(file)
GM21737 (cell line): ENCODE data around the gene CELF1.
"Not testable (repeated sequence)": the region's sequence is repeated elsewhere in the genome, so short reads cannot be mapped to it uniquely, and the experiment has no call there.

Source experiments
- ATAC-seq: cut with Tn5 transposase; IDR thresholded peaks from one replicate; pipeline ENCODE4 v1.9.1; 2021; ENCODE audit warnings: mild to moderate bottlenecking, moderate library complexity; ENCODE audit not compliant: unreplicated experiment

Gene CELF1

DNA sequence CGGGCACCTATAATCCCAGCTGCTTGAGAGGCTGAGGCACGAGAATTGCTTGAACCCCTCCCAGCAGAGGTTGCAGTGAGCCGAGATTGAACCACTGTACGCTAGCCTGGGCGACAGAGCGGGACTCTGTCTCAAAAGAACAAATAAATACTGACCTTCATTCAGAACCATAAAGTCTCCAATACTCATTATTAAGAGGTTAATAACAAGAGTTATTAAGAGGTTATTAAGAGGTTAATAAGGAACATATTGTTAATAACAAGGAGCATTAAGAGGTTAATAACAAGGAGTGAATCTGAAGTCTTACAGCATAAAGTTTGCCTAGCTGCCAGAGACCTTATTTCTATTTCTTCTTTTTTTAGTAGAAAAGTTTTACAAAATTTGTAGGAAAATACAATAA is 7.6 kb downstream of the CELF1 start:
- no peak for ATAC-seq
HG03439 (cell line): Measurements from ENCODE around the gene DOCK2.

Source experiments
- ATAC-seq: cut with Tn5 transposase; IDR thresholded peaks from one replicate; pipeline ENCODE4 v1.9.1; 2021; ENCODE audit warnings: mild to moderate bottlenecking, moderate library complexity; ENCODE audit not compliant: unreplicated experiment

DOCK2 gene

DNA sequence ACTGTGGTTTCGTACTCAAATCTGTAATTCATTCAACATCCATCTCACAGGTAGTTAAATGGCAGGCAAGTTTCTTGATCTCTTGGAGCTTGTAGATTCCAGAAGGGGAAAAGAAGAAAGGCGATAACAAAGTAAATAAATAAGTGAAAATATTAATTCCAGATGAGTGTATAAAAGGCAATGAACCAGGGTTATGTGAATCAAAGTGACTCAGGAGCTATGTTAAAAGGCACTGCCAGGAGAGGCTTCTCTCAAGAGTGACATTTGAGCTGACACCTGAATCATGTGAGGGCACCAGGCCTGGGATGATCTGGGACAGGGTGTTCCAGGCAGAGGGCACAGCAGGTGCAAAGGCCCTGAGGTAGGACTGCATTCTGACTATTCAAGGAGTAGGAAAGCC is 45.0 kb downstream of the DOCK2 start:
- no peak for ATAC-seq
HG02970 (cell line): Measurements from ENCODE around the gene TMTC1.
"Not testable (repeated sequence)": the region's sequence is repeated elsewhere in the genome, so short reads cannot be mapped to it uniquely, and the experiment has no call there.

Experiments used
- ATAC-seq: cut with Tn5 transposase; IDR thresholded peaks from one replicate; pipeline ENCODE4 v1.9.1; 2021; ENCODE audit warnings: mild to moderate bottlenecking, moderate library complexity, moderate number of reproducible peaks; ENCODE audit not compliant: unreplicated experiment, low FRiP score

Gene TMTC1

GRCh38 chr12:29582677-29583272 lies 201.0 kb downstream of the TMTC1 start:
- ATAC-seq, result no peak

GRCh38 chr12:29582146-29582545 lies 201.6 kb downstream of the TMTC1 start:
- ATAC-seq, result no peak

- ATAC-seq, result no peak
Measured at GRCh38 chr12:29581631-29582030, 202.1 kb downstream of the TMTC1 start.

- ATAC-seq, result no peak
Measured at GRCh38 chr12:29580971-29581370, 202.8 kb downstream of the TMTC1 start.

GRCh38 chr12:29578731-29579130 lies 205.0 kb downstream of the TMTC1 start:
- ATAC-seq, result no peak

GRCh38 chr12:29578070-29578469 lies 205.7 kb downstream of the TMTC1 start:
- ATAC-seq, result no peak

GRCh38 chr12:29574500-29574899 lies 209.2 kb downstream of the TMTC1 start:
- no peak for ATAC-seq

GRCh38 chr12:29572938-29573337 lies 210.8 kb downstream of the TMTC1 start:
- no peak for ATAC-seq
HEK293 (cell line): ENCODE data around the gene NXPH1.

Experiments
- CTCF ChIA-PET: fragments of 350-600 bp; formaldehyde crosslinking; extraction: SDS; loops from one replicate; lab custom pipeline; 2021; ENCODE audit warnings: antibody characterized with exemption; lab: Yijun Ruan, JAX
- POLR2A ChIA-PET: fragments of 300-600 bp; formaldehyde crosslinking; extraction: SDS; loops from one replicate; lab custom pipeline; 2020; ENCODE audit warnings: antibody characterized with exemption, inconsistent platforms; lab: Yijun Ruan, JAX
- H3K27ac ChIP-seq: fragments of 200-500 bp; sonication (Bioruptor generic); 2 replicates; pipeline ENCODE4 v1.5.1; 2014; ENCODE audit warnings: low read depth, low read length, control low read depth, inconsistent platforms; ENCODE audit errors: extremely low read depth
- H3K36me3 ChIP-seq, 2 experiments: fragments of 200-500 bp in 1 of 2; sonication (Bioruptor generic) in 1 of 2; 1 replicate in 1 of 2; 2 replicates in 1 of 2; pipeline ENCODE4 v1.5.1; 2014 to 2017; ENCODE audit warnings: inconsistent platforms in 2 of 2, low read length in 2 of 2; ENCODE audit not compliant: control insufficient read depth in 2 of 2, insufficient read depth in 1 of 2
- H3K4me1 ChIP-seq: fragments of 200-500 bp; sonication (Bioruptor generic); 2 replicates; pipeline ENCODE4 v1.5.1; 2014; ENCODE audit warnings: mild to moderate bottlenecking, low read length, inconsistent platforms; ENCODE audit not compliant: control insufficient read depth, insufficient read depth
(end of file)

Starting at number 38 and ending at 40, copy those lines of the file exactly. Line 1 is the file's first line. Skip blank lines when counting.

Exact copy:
- POLR2A ChIA-PET: fragments of 300-600 bp; formaldehyde crosslinking; extraction: SDS; loops from one replicate; lab custom pipeline; 2020; ENCODE audit warnings: antibody characterized with exemption, inconsistent platforms; lab: Yijun Ruan, JAX
- H3K27ac ChIP-seq: fragments of 200-500 bp; sonication (Bioruptor generic); 2 replicates; pipeline ENCODE4 v1.5.1; 2014; ENCODE audit warnings: low read depth, low read length, control low read depth, inconsistent platforms; ENCODE audit errors: extremely low read depth
- H3K36me3 ChIP-seq, 2 experiments: fragments of 200-500 bp in 1 of 2; sonication (Bioruptor generic) in 1 of 2; 1 replicate in 1 of 2; 2 replicates in 1 of 2; pipeline ENCODE4 v1.5.1; 2014 to 2017; ENCODE audit warnings: inconsistent platforms in 2 of 2, low read length in 2 of 2; ENCODE audit not compliant: control insufficient read depth in 2 of 2, insufficient read depth in 1 of 2